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Thread: Cameron: UK has a 'moral obligation' to help world's poor

  1. #1
    Senior Member Rook's Avatar
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    Jan 2012

    Default Cameron: UK has a 'moral obligation' to help world's poor

    Cameron: UK has a 'moral obligation' to help world's poor

    The Prime Minister acknowledged that the Coalition’s commitment to spending 0.7 per cent of GDP on overseas aid was not a popular policy. Development spending will rise next year from 8.7 billion to 11.3 billion as a result of the promise.

    But he insisted that the British people were “incredibly generous” and appealed to the nation’s “heart” to help alleviate poverty in the developing world.
    11 Billion a year. In a recession. I know no one (online or in real life) who supports increased funding for international aid.

    The only way I can explain it is that Cameron is trying to de-nasty the nasty party . . this policy, along with others like gay marriage, is an attempt to make them seem more human and loving . . . but even "lefties" like myself think it's a stupid thing to do IN A RECESSION! Agh, it annoys me

    I'm not fan of the EU, but at least their are tangible benefits for the billions we send them . .
    Last edited by Rook; 12-28-2012 at 12:02 PM.

  2. #2
    Super Moderator eatmywords's Avatar
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    Nov 2010
    Kingston upon Hull


    And 11 billion wouldn't alleviate the hardship of the those forced below subsistence levels? The rate of people who have turned to food aid has, since the Tories have taken over, risen sharply, so that "from April to September nearly 110,000 adults and children were referred for emergency help by professionals such as the police, social workers and job centre advisors and GPs." It is equally estimated this figure will double over the next 12 months, therefore indicating the rate of endemic poverty is rising dramatically. So the logic of providing for the foreign poor, if that is where the money is going, before our own poor, is nonsensical.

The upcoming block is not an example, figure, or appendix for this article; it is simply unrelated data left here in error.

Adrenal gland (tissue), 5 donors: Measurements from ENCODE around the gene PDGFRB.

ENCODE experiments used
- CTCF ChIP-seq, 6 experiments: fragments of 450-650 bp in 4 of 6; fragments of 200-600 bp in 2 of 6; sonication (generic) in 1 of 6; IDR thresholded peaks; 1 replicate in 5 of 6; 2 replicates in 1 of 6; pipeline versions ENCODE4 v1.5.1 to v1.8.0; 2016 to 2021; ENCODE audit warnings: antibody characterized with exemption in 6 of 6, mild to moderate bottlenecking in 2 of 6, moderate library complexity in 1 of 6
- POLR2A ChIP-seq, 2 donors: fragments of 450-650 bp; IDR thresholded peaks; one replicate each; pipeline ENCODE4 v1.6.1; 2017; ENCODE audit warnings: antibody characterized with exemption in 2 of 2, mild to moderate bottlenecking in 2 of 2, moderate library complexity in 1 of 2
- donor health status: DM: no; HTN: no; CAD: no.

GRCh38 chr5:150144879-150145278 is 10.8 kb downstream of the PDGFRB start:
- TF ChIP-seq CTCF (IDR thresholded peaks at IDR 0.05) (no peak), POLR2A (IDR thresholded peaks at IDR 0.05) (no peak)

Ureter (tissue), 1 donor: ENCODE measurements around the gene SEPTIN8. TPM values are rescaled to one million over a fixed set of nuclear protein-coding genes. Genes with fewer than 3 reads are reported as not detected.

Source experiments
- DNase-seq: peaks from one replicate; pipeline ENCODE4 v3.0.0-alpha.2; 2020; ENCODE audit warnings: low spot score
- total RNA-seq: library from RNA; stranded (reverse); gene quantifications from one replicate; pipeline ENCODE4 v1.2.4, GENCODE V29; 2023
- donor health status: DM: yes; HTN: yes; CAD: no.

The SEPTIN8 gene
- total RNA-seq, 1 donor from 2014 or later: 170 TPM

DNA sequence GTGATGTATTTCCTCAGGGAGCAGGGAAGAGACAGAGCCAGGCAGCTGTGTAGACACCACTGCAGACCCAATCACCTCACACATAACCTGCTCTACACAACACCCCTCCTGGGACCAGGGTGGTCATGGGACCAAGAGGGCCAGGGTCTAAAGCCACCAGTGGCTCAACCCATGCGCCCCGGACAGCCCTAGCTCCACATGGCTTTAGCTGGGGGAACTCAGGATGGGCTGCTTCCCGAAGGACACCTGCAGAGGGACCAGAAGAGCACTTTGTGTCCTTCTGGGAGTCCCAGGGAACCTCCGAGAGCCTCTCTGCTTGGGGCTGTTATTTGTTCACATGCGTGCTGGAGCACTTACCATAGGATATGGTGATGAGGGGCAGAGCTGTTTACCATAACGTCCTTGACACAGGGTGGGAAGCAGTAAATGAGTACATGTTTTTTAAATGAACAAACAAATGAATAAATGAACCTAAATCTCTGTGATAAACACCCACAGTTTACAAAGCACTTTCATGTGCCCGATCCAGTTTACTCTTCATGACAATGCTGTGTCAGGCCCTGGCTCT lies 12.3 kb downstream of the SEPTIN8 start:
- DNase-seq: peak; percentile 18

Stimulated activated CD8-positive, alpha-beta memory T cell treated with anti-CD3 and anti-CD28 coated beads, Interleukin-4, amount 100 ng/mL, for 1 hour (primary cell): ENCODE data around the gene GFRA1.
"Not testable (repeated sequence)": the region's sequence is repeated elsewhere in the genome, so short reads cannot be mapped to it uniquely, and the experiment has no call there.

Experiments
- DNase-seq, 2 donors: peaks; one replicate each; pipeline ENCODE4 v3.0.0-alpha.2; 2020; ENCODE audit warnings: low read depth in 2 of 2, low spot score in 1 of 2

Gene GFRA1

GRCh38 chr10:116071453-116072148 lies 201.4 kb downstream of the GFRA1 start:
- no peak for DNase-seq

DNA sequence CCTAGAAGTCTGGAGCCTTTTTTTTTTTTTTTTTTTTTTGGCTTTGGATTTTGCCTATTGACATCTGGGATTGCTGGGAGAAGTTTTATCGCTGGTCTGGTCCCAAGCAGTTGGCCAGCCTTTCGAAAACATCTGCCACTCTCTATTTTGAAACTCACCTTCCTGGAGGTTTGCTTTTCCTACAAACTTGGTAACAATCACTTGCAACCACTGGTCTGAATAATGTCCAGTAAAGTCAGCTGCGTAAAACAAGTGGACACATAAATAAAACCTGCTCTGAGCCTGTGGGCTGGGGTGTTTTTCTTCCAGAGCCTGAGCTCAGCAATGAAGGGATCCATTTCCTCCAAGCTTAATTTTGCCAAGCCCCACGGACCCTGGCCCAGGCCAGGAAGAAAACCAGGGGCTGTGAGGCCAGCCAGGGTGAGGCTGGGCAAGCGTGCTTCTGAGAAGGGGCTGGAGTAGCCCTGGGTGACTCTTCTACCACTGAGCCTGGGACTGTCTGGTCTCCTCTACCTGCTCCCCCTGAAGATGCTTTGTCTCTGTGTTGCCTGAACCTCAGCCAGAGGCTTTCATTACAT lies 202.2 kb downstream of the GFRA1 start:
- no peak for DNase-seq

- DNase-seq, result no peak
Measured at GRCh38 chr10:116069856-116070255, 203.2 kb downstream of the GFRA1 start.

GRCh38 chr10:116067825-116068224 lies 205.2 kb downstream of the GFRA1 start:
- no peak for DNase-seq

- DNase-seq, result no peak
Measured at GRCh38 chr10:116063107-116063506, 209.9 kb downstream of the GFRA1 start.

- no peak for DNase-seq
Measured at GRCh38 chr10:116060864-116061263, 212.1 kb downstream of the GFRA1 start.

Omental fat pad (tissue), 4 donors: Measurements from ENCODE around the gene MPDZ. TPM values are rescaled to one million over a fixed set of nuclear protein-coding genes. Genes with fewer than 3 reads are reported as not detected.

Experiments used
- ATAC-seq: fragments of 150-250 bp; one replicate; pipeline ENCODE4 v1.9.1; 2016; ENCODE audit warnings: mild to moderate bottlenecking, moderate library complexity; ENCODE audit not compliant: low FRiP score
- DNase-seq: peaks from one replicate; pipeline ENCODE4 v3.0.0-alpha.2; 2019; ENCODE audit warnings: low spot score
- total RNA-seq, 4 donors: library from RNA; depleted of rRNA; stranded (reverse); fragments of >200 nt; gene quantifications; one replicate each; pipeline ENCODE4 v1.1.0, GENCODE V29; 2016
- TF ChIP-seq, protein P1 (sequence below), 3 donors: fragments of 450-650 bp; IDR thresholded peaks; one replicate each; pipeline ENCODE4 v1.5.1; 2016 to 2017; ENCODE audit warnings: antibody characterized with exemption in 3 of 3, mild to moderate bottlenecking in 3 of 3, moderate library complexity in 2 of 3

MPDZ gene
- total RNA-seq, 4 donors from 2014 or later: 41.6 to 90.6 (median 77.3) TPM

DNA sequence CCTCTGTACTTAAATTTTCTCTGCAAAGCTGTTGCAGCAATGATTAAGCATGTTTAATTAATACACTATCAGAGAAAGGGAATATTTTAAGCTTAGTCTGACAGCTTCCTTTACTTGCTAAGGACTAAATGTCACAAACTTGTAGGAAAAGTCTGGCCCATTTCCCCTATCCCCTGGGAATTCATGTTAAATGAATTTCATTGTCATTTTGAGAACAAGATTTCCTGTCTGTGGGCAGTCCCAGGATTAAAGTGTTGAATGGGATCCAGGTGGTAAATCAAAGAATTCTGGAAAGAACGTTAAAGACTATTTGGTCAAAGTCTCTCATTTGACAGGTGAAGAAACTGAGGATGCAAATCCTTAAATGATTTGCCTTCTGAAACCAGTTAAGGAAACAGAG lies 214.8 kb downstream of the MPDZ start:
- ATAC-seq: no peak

But this priority is itself subject to the rough axe of austerity, dropping 0.1% from previous contributions. But despite the savings I think this Aid is more indicative of what it prevents rather than what it promotes. Despite the Nation having a "heart" amid this time of severe austerity the British population, not the government, are "incredibly generous"; David must have a severe case of the lowest form of wit and makes his abject apology to those who died at Hillsborough all the more incredulous.

    So what do we get for our money? Well, such investment must yield positive results, and Cameron certainly has an eye on the future, as he signed off the cheque: "Aid also helps prevent countries collapsing, causing Britain "problems of mass migration, pandemics and climate change"" So as we can see, this Aid is actually an investment in the future of population control, not population growth.

    In contrast, with rising rents, taxation, fuel and prices it is indicated those who are struggling on the margins of poverty will sacrifice food to meet other obligations: "Chris Mould said that while they weren't reaching as many old people as they should be, travel and rent increases and the dire state of the youth employment market had left many of the UK's young adults in a desperate state with little financial resilience." How well we move forwards by travelling ever backwards.
    Faced with certain disaster, defiance is the only answer.

  3. #3
    Senior Member
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    Aug 2013


    I often wonder how much of this so-called overseas aid goes into the front door of the IMF and then out of its back door to the ECB to save the effing euro?


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